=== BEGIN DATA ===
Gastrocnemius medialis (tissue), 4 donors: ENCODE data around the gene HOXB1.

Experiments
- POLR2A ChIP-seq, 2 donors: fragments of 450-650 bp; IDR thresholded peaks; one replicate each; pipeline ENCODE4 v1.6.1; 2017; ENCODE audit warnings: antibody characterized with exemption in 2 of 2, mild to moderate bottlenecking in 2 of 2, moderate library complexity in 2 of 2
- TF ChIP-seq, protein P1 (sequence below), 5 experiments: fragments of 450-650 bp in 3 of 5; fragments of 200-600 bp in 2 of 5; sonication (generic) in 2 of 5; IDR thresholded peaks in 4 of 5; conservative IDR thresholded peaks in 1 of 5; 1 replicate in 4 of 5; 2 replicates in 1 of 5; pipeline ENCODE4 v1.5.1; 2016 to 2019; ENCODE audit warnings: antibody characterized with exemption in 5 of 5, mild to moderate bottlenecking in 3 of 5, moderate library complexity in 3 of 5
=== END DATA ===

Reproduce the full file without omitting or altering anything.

Gastrocnemius medialis (tissue), 4 donors: ENCODE data around the gene HOXB1.

Experiments
- POLR2A ChIP-seq, 2 donors: fragments of 450-650 bp; IDR thresholded peaks; one replicate each; pipeline ENCODE4 v1.6.1; 2017; ENCODE audit warnings: antibody characterized with exemption in 2 of 2, mild to moderate bottlenecking in 2 of 2, moderate library complexity in 2 of 2
- TF ChIP-seq, protein P1 (sequence below), 5 experiments: fragments of 450-650 bp in 3 of 5; fragments of 200-600 bp in 2 of 5; sonication (generic) in 2 of 5; IDR thresholded peaks in 4 of 5; conservative IDR thresholded peaks in 1 of 5; 1 replicate in 4 of 5; 2 replicates in 1 of 5; pipeline ENCODE4 v1.5.1; 2016 to 2019; ENCODE audit warnings: antibody characterized with exemption in 5 of 5, mild to moderate bottlenecking in 3 of 5, moderate library complexity in 3 of 5